How to make your pets happier

Dog and cat behaviour experts share how to look after your pets and how to tell when they’re happy.

Happiness is what most people want for their pets but often what we think is best does more harm than good.

If your dog is happy, it’s relaxed and calm, says Selina McIntrye. She’s speaking from experience, as she runs a dog behavioural consultancy and dog training business, Dogs Best Friend, in Waikato where she lives with her family – her husband, two kids and two border terriers, Trev and Lily, as well as a mostly tolerant black-and-white moggy, Isobelle.

She’s also the author of Big Dog, Small Dog: Make Your Dog Happier by Being Understood.

An animal lover, she started out working with cats as a teen – lions, in particular, at a local wildlife park – but decided to make her career working with dogs because it was an area where she felt she could do the most good. Subsequently, she’s worked with thousands of dogs.

“So many people have dogs but are not doing things the right way,” McIntrye explains. “There’s a real lack of knowledge around dogs and it’s so easy to own a creature and be in charge of their wellbeing. Before you get a dog you should be getting as much knowledge as possible so that right from the get go, you’re starting off on the right foot.”

Over the course of the pandemic, 3.2 million homes across the UK welcomed a new pet into their lives. The trend followed in New Zealand. In December 2021, lockdown puppies and dogs were being abandoned in record numbers, prompting dog rescuers to urge people to think twice about getting a pet.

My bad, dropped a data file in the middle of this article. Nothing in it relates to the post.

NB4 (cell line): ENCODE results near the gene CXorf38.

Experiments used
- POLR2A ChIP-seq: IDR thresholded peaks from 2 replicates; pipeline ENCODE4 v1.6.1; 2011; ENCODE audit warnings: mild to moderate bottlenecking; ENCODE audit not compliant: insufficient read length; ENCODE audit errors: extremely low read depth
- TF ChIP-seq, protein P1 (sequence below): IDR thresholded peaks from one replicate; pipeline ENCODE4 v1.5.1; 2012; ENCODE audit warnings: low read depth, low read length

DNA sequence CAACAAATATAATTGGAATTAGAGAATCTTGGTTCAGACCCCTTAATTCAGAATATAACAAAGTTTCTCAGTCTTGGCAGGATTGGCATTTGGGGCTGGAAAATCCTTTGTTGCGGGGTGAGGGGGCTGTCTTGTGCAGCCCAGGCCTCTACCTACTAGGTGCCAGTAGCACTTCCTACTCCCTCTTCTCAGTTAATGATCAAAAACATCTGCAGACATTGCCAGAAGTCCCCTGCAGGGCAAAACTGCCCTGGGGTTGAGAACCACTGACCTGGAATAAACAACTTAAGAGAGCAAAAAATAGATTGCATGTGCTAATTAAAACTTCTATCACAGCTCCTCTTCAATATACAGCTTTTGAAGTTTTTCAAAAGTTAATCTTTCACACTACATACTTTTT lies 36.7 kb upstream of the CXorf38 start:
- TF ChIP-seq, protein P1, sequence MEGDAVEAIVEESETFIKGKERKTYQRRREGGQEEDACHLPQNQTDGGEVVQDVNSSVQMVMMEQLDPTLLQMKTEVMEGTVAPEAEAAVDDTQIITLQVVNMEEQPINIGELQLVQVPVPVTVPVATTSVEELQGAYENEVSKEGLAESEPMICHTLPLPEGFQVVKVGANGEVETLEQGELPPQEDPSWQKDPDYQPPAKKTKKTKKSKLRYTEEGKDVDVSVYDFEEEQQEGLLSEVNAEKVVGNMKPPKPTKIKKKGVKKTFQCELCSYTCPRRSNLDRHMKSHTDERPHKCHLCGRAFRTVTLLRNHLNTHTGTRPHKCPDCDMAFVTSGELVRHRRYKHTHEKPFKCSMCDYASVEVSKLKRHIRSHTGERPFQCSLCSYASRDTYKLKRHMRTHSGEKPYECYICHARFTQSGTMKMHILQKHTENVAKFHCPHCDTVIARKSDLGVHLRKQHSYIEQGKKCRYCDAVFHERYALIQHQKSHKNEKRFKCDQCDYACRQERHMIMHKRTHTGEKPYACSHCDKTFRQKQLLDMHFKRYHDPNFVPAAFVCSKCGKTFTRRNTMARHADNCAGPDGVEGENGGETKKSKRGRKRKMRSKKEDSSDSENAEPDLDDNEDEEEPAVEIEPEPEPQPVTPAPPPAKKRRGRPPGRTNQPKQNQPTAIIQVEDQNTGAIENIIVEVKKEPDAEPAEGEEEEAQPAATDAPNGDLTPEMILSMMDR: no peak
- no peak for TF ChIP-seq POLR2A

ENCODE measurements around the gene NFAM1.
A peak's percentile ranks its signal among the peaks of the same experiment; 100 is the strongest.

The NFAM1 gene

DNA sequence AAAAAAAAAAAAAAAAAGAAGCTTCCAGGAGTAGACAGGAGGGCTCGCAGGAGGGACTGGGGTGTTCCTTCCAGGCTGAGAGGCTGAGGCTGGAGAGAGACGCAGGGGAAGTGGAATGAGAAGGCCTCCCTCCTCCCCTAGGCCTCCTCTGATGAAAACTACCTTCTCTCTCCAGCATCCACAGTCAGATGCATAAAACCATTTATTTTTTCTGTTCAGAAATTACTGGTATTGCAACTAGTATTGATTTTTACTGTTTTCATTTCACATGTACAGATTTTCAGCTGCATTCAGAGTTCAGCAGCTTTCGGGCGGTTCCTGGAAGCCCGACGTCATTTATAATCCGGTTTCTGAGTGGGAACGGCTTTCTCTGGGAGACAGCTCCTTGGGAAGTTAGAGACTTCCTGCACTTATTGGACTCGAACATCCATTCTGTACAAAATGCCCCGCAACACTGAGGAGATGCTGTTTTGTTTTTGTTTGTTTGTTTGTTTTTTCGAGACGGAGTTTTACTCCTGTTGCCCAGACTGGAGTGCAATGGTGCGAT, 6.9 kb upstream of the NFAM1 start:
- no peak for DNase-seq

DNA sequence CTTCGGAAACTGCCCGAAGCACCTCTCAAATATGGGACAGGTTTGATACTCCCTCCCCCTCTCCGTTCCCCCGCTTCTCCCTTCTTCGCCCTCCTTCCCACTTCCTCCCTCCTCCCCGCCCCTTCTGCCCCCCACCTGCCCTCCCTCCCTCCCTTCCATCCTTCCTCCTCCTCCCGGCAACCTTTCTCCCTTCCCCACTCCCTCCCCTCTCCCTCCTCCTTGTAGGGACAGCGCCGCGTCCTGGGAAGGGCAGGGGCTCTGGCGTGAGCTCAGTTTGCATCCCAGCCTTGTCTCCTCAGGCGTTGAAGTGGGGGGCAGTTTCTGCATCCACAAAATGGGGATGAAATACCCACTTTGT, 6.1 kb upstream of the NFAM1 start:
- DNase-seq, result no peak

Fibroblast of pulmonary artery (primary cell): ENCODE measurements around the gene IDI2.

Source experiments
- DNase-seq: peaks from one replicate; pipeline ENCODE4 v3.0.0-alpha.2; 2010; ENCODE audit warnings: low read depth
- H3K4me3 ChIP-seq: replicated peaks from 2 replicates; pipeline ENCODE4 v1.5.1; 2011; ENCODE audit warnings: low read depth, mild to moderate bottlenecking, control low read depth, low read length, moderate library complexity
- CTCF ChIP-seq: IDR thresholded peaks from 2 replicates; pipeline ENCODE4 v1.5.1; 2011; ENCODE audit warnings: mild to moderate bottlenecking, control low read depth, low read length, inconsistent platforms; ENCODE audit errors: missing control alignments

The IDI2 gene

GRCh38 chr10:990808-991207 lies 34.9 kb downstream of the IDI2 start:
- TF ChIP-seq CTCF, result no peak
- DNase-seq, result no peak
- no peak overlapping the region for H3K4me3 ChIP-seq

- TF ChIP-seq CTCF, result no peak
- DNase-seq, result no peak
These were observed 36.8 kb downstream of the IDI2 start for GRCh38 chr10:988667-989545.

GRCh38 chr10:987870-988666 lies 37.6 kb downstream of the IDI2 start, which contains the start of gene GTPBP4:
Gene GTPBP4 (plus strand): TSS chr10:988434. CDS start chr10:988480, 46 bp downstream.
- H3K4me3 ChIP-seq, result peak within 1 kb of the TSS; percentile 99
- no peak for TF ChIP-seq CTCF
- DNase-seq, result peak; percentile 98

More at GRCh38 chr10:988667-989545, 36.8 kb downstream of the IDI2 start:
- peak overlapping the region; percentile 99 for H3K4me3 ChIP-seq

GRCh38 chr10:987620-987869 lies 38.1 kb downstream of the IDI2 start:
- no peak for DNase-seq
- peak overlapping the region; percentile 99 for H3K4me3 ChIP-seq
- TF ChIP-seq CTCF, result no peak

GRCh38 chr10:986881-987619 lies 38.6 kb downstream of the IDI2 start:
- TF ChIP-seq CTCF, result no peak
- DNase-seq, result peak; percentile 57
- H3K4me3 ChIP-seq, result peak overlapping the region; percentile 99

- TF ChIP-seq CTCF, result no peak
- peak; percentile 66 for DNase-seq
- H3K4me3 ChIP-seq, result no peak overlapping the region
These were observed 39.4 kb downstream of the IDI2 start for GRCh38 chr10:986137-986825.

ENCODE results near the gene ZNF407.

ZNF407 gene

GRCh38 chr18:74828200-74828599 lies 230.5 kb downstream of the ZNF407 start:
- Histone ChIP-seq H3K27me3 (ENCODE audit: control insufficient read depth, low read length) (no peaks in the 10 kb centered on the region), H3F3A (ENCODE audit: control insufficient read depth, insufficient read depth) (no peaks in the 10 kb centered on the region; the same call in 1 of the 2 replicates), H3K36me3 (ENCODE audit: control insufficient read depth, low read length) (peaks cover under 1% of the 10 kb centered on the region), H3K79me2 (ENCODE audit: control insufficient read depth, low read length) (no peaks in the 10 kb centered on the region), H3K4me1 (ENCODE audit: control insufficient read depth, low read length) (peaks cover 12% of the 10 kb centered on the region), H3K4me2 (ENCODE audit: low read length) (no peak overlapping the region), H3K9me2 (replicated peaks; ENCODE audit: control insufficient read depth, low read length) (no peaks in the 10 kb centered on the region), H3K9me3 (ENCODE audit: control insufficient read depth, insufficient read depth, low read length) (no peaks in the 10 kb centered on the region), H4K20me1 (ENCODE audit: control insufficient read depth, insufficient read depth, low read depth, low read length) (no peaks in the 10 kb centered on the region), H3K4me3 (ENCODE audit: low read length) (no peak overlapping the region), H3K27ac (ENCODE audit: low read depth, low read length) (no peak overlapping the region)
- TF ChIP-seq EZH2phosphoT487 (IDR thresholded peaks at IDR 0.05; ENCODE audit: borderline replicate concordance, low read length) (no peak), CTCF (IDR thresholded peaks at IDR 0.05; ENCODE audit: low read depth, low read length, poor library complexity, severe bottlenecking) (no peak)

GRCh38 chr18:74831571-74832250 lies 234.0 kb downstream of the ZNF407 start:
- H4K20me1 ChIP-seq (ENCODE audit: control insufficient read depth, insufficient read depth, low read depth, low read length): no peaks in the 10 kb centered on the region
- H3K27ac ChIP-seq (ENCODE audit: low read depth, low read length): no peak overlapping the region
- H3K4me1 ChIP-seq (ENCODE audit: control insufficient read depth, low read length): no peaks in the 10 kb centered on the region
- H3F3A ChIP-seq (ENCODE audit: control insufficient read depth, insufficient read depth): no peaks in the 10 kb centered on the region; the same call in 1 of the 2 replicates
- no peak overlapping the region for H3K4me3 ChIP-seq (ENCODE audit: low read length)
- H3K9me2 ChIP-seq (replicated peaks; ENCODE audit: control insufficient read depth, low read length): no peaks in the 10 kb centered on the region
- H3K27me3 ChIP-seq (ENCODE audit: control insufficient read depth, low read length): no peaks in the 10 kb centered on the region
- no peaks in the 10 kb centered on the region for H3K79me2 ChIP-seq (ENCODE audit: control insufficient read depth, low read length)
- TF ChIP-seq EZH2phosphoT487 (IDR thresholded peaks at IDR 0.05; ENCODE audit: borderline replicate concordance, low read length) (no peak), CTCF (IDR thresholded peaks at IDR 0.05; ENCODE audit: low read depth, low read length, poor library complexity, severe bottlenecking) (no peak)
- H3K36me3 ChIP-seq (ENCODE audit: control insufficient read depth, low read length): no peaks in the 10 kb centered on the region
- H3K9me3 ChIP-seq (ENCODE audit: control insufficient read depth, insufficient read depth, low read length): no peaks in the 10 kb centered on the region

Chained Dog Rehabilitation and Rehoming in Auckland had 50 people fill out a lengthy application for their dog’s rehoming – and that number doesn’t include the many more who emailed or messaged but couldn’t be bothered with the form.

Usually, it receives 10 to 15 applications at this time of year. One of the reasons cited for rehoming was that most of the dogs had some form of lockdown behavioural issue that people couldn’t be bothered with, founder Amanda Fraser-Jones told Stuff. This included separation anxiety, which presents through various destructive behaviours like digging, destroying stuff and pining when left at home alone.

Generally, dogs were overjoyed to have their owners home during lockdown, unlike some cats, who wished you’d just go back to the office, according to an Australian survey. When everyone started going back to work, cats were relieved, while many dogs were losing it.

There’s no overnight fix for separation anxiety but this is where McIntyre can help. Dogs can be trained out of it, and if owners are armed with the right knowledge before getting a dog, it is also preventable.

Common mistakes people make that contribute to a dog’s unhappiness are not socialising them during the critical socialisation period, choosing an animal that doesn’t suit their lifestyle and therefore not providing enough mental or physical exercise and babying their dogs.

Selina McIntyre’s guide for a happy dog

Don’t buy on a whim

You’d be surprised by the number of people that fall in love with a dog at the pet store and take it home the same day, even though they hadn’t planned
on buying a pet.

Talk to your vet or someone like me before getting a dog. Research the best breed/breed mix that will suit your lifestyle, including what’s actually required for exercise and mental stimulation for that animal. Obtaining knowledge about the critical socialisation period is vital also.